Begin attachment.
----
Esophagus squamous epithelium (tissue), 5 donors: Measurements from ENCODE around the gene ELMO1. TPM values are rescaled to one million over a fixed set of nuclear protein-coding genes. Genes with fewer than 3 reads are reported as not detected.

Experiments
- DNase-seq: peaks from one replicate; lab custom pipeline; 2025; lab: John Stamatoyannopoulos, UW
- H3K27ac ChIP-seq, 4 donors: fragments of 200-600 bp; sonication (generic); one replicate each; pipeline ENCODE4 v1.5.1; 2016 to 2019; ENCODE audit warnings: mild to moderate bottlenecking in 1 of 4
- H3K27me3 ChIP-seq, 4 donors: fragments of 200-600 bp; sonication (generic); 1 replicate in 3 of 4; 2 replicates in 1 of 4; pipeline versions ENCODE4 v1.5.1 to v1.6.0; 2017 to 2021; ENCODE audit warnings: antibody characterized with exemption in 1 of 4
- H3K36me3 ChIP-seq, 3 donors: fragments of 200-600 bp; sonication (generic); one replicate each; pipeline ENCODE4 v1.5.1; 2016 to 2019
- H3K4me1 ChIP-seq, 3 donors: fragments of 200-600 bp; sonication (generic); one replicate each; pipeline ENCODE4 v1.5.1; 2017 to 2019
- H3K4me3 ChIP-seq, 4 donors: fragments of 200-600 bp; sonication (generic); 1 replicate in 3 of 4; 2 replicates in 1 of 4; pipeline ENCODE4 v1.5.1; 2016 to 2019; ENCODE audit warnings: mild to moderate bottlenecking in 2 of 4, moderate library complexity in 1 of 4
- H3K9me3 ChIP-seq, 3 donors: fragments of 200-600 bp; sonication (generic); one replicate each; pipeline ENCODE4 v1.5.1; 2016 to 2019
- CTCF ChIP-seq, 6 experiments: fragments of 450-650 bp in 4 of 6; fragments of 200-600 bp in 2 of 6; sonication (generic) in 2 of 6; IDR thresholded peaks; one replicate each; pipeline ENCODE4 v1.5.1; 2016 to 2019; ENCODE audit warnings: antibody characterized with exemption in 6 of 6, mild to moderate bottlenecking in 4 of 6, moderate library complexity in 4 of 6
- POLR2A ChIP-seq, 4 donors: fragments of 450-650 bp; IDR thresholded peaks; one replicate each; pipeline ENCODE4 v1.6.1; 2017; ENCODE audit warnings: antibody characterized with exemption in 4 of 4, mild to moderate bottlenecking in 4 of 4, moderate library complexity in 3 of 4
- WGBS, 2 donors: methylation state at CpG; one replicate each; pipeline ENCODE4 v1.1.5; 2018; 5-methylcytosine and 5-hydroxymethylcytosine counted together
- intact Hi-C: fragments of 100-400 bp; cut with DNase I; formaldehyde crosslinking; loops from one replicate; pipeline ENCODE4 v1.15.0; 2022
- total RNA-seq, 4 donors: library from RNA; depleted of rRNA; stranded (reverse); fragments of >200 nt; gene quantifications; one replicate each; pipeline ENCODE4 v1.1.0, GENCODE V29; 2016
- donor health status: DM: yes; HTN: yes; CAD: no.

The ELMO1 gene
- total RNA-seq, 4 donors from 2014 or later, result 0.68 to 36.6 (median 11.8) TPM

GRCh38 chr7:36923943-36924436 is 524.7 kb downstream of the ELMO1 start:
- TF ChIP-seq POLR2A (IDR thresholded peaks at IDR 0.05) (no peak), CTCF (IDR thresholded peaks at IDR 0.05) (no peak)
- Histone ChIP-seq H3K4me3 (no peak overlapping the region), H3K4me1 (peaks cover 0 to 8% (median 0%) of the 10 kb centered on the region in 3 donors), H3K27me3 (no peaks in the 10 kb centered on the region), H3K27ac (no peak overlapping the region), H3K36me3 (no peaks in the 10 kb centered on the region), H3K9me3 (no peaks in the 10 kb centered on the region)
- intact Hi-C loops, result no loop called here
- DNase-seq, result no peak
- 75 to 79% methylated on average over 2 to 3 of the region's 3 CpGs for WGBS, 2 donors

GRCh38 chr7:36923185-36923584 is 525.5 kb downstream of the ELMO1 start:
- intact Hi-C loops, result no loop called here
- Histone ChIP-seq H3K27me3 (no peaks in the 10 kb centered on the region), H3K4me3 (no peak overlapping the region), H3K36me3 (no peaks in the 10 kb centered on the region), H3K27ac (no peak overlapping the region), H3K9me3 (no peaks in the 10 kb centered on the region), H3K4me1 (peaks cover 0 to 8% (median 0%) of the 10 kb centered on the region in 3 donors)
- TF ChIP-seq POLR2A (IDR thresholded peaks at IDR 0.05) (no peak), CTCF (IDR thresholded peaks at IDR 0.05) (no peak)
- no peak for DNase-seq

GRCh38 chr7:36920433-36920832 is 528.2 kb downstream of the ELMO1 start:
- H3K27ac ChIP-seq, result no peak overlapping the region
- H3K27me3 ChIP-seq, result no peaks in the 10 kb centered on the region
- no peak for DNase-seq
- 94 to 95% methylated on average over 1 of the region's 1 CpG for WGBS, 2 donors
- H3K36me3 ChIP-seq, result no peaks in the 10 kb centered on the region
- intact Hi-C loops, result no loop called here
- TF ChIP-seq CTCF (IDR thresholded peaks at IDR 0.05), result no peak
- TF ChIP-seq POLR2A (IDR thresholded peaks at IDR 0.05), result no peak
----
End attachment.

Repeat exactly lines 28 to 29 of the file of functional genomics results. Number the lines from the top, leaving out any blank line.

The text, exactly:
- no peak for DNase-seq

GRCh38 chr7:36920433-36920832 is 528.2 kb downstream of the ELMO1 start: